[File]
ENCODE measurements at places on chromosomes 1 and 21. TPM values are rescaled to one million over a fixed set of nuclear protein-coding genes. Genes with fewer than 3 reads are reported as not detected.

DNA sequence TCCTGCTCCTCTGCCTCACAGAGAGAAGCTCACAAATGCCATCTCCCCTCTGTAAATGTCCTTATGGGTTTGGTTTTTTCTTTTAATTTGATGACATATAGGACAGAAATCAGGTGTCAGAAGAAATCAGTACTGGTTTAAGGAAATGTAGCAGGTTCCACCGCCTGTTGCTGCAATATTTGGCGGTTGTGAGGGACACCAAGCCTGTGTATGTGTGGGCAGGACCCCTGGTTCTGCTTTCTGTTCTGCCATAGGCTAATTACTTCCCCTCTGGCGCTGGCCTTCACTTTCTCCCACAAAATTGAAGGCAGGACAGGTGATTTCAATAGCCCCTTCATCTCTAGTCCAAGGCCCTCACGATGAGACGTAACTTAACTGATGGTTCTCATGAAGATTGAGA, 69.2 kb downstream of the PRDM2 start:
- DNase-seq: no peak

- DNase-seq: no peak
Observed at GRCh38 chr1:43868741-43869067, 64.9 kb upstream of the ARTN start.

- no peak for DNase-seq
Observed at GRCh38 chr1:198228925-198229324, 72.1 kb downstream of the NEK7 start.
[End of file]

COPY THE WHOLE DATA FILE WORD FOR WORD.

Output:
ENCODE measurements at places on chromosomes 1 and 21. TPM values are rescaled to one million over a fixed set of nuclear protein-coding genes. Genes with fewer than 3 reads are reported as not detected.

DNA sequence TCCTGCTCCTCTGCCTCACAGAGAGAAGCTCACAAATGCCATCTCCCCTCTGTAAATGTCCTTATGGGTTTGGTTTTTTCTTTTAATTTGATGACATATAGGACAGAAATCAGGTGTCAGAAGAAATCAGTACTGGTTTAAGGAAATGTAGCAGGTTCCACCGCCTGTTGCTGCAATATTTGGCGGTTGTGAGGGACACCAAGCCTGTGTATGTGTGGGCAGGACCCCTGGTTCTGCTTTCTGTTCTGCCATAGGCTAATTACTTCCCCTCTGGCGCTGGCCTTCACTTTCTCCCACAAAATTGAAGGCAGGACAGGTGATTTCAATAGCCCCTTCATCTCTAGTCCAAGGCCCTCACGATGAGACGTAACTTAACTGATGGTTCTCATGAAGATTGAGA, 69.2 kb downstream of the PRDM2 start:
- DNase-seq: no peak

- DNase-seq: no peak
Observed at GRCh38 chr1:43868741-43869067, 64.9 kb upstream of the ARTN start.

- no peak for DNase-seq
Observed at GRCh38 chr1:198228925-198229324, 72.1 kb downstream of the NEK7 start.